Congress Proposed Legislation for Retirement

More on the Legislation that Could Alter your Retirement Savings

July 24, 2018

By Colin O'Shea • Securities Analyst  

If you're scrimping to save for retirement, you'll be happy to know there is a legislative proposal in Congress aimed at helping you save more money, more easily. It's called the Retirement Enhancement and Savings Act (RESA), and it will likely be a subject for Congress in the next several months or years ahead.

What is the Retirement Enhancement and Savings Act?

The Retirement Enhancement and Savings Act (RESA) is proposed legislation aimed at encouraging Americans to increase their voluntary retirement savings. The bill seeks to not only improve the current system, but also open up more opportunities to anyone who isn't currently participating in an employer-sponsored plan. The bill was passed unanimously on a bipartisan basis by the Senate Finance Committee in 2016, but died later that year when Congress adjourned. It has since re-emerged with a batch of proposed changes related to Individual Retirement Accounts (IRAs) and employer-sponsored 401(k) plans:

Proposed IRA Changes

  • Incentives to encourage savings that may be tapped in an emergency.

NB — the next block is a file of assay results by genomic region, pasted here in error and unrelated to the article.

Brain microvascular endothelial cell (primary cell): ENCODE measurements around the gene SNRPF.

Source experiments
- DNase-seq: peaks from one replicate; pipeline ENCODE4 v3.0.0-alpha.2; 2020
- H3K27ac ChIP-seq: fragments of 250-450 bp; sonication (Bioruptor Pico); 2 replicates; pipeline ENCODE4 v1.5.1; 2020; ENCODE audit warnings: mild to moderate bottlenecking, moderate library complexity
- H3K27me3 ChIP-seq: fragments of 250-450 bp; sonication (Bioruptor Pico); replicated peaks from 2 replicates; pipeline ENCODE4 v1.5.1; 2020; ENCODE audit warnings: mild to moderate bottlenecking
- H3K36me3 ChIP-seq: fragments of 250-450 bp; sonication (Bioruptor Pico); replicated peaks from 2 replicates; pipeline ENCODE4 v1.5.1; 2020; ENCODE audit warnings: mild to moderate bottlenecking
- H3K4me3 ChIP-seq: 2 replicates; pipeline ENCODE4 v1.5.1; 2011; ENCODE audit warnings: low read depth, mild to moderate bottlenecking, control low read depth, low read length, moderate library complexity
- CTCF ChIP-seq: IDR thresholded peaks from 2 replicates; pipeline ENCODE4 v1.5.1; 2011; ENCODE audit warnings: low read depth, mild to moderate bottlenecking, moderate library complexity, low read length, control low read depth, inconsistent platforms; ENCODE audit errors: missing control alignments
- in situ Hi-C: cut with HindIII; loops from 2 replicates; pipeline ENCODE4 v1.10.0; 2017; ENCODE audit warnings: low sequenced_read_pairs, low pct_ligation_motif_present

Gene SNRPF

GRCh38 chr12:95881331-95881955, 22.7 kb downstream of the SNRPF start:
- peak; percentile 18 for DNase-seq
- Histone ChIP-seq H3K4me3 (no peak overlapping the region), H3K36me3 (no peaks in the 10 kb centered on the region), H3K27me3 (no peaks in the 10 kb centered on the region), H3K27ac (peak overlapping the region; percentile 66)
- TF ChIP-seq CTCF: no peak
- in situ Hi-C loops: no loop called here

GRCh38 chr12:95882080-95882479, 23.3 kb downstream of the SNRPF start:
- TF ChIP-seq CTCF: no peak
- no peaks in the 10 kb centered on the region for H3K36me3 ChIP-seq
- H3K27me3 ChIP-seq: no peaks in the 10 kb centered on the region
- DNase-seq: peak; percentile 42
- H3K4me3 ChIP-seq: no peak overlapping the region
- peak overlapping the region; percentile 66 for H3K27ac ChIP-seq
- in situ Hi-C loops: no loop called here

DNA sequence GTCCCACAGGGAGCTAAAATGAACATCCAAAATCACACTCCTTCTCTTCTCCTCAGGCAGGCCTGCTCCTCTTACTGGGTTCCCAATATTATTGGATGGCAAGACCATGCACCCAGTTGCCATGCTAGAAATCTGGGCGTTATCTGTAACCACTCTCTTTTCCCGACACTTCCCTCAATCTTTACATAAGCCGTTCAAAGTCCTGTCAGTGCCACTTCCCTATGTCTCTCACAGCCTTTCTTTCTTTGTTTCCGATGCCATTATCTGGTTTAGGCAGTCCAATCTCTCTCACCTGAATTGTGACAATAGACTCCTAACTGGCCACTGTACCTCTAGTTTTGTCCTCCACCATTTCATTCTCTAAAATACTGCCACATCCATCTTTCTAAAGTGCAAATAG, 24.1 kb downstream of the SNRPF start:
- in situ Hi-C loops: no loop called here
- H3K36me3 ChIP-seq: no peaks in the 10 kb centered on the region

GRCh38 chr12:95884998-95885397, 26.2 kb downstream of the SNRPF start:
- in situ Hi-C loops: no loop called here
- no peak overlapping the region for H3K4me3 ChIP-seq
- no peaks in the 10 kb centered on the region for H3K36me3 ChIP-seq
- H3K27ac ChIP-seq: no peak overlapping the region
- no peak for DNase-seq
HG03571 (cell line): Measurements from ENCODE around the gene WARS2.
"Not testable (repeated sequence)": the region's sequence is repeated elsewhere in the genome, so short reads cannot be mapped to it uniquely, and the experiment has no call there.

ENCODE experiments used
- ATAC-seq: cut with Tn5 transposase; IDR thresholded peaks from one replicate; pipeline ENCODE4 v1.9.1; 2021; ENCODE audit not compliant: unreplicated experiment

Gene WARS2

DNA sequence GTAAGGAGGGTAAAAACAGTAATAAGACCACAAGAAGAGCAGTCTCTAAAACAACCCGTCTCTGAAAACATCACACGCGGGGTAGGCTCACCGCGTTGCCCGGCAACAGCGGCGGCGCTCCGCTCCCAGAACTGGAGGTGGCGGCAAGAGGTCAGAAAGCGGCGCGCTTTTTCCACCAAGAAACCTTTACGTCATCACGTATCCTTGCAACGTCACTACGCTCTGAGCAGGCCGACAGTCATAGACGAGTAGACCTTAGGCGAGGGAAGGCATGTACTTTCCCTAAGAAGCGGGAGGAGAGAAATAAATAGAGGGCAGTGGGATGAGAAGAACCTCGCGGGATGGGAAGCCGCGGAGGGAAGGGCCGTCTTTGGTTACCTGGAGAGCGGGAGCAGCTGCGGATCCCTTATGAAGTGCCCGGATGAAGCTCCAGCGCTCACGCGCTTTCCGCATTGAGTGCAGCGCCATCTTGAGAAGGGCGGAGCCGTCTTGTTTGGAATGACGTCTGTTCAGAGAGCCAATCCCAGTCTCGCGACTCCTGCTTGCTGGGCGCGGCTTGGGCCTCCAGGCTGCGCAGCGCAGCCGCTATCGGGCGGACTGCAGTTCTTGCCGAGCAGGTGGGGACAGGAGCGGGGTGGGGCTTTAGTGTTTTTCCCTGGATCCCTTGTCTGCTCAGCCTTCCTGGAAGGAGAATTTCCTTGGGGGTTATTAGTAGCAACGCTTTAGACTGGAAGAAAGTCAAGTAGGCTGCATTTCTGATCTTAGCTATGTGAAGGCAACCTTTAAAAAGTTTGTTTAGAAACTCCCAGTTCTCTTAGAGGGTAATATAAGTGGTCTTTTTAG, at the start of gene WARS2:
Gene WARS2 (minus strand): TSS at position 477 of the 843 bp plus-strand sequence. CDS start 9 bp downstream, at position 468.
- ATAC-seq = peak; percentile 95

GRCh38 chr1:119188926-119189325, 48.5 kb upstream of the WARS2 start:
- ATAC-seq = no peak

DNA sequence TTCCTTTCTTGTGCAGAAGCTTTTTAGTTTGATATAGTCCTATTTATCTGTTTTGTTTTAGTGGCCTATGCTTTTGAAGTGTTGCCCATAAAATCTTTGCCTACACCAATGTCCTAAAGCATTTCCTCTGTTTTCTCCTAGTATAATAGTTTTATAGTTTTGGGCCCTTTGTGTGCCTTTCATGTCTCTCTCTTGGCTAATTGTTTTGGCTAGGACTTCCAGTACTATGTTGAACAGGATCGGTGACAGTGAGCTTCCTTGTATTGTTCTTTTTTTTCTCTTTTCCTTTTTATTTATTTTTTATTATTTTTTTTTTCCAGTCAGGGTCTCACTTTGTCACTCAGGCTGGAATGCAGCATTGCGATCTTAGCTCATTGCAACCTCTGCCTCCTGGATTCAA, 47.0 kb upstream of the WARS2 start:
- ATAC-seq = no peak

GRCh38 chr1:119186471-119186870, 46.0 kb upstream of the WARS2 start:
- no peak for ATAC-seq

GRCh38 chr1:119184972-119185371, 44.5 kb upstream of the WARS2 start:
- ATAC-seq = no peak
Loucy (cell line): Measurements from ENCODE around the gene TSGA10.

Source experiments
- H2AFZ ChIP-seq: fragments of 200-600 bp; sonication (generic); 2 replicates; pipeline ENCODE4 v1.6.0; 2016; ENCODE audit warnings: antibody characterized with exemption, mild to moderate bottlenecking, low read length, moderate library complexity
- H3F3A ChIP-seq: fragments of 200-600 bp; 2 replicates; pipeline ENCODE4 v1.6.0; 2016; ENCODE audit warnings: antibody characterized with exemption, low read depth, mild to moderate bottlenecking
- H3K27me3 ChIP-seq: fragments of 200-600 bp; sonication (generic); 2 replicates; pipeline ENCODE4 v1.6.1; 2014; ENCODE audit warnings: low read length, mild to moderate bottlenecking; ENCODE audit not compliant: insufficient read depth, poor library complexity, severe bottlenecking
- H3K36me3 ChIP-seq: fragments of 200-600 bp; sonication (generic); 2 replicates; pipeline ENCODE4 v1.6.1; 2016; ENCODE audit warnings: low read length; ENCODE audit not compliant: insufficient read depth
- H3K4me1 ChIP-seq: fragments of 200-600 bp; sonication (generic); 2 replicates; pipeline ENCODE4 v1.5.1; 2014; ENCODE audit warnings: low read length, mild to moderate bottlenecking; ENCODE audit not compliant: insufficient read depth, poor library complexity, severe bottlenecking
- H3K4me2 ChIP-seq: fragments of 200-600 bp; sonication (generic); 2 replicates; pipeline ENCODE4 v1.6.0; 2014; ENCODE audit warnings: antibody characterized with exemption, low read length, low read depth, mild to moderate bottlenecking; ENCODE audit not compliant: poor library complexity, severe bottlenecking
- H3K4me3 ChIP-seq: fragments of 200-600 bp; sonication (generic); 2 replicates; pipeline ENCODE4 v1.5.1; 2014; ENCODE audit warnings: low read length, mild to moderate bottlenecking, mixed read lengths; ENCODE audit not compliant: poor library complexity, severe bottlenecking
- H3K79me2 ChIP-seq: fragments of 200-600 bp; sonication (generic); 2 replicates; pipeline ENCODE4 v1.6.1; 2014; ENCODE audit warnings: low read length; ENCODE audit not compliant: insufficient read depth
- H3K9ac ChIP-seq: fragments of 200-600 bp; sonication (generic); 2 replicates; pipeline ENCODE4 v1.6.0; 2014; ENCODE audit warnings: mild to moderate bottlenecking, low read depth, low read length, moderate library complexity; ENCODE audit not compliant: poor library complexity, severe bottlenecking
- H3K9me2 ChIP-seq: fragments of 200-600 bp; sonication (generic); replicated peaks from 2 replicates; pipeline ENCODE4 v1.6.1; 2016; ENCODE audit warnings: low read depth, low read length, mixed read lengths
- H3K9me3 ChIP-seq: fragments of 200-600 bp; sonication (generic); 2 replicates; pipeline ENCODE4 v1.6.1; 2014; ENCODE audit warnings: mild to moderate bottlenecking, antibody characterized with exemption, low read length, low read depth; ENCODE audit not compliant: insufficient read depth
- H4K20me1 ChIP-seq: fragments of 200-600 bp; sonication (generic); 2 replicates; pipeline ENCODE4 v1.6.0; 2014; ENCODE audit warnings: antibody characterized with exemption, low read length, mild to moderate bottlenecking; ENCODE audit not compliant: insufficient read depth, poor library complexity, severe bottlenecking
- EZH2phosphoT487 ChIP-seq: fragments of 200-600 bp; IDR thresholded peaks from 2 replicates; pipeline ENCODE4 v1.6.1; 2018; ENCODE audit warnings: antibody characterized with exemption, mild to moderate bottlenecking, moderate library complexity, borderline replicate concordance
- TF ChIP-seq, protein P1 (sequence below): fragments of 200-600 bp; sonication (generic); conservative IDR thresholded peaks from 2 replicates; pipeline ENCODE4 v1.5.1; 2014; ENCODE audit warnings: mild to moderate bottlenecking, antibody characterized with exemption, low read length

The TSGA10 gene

• The repeal of a provision that prevents people over the age of 70½ from contributing to traditional Individual Retirement Accounts.

proposed 401(k) changes

  • A requirement for retirement plans to disclose the projected monthly annuity income employees’ savings would provide.
  • Increase measures to encourage small employers to use automatic enrollment, with the ability to raise contribution rates above 10% (the current cap that applies to some plans).
  • Encourage 401(k) style plans to offer annuities with more protection of the promised payment (currently not often used for liability concerns if an insurance company fails to pay claims).
  • Expand a tax credit available to small companies to offset the costs of starting a new retirement plan.  The credit may increase from $500 to as much as $5000 for 3 years.
  • Small employers would be able to band together in a MEP (Multiple Employer Plan) to distribute the costs of starting and maintaining a 401(k) plan with no restrictions. Currently only employers with an affiliation or connection may band together.

Stay connected and we will keep you updated as to any new changes that become law and how they might affect your road to retirement.  Contact us to review your portfolio and what you want to achieve.  We’ll make sure you have the best possible opportunity for success. 

About the Author

Colin O'Shea

Colin O'Shea is a Securities Analyst within the Wealth Management Division at Security National Bank, where he researches and analyzes assets and trade securities and helps develop investment strategies. A veteran who served in the U.S. Army for 12 years, O'Shea holds a Business Administration Degree from Morningside College.